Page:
Marsh strongly recommends buying commercial coverage from the National Flood Insurance Program as an inexpensive way to cover deductibles under commercial all risk coverage. Irene has reinforced the idea that these storms do happen in unexpected areas and that flooding is the major cause of loss.

Property Rates Transition Up

Currently, property insurance rates are transitioning up, and this is specially true for loss-prone and catastrophe-driven business. However, capacity remains readily available.

Marsh recommends that insureds generally should not budget for flat or lower priced renewals — unless risk is highly desirable and the insured is willing to make adjustments to limits, coverage, deductibles, or lead carriers. Insureds with losses and CAT exposures are generally looking at modest rate increases. But insureds with major losses and huge CAT exposures face greater challenges.

Marsh recommends that insureds discuss account specifics with their broker. Insureds should put together the best information possible and say why it is best in class. Insureds should talk with lead capacity providers and be flexible around terms. The days of rate decreases are not gone, especially for desirable risks.

Marsh states analytics is important regardless of the state of the insurance market. Insureds need to be able to make substantiated, proactive decisions, and analytics can help.

Quantifying risk and relating that quantification to an individual company’s risk tolerance leads to an actionable strategic plan for optimization of the risk management investment. Marsh states insurance program optimization quantifies the risk and allows for evaluation of risk transfer and risk mitigation strategies.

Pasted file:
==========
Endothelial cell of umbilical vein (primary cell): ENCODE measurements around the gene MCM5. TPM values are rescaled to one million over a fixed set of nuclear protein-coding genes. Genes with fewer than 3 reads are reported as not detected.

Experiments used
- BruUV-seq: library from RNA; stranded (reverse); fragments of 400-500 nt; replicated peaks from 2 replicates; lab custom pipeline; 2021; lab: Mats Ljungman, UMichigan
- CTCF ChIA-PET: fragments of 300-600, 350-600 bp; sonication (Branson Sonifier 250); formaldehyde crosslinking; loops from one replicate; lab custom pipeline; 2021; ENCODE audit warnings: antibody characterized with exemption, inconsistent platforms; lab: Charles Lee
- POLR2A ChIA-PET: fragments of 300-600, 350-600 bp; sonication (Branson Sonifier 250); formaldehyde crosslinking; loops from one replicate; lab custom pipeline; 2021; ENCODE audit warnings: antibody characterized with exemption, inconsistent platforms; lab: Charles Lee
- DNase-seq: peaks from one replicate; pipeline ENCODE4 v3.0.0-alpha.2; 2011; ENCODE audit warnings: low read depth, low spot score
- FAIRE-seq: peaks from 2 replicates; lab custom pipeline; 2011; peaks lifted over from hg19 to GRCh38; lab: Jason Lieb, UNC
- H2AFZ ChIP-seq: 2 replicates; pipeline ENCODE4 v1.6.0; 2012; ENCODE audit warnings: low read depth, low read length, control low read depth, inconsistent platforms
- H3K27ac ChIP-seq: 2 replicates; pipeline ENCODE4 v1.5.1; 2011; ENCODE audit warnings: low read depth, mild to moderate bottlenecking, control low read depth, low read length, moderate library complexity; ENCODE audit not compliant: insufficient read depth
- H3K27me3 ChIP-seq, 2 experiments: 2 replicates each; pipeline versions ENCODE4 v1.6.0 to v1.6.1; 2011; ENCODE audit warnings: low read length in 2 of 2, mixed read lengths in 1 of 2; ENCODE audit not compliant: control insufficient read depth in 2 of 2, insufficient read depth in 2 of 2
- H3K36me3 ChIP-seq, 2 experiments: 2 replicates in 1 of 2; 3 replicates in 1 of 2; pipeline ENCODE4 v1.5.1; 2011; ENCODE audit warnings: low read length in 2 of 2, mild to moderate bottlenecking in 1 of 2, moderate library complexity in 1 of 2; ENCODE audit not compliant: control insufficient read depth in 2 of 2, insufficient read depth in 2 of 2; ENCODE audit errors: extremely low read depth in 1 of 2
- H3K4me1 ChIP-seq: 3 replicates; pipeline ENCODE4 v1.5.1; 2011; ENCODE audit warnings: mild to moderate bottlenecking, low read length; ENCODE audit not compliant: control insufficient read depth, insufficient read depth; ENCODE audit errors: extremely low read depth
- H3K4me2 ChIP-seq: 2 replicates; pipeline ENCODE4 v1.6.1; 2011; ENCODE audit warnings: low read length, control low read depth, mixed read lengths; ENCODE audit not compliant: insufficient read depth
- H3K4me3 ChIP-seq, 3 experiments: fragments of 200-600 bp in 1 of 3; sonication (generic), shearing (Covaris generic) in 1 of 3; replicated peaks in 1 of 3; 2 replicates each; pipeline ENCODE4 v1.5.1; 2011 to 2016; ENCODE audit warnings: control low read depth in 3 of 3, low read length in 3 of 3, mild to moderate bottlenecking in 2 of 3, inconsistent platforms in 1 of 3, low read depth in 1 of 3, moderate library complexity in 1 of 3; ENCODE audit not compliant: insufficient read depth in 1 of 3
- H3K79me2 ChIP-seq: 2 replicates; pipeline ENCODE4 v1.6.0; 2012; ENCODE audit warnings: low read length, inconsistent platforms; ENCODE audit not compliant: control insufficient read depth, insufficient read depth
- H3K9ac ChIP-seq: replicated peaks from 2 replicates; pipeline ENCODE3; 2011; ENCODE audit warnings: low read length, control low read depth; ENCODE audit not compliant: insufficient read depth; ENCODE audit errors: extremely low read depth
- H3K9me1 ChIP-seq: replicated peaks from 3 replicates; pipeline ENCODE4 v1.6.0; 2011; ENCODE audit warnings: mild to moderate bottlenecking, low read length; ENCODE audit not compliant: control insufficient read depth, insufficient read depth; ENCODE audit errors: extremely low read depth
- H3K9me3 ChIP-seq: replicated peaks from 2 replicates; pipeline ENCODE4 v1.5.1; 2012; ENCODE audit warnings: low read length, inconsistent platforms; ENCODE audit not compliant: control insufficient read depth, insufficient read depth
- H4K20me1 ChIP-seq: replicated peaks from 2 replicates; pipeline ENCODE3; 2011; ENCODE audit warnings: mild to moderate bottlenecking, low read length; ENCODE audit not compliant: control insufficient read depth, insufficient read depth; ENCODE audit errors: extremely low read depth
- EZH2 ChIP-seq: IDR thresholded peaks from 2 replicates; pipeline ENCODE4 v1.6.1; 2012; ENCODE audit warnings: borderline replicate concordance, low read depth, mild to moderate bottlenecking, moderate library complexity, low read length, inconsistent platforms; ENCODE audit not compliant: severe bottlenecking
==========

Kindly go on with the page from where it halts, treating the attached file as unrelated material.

‘Extraordinarily High’ CAT Losses This Year

The level of CAT losses this year is extraordinarily high, Marsh observed. During the prolonged soft market of the past several years, prices declined and coverage expanded year-over-year. Sublimits for critical coverage crept upward, and carriers increased coverage to offset larger premium decreases. The result: most clients find themselves with very broad ‘all risks” coverage, often with blanket limits and very broad sublimits.

Risk managers need to think ahead. And if coverage becomes more restrictive, they need to reevaluate such basic questions as: “Why do we purchase property insurance? What are we looking to accomplish via our property program? What are the potential loss scenarios that are most concerning to the company? What kind of data and analysis can we bring to bear to make sure we are making the best use of our capital when it comes to risk management?”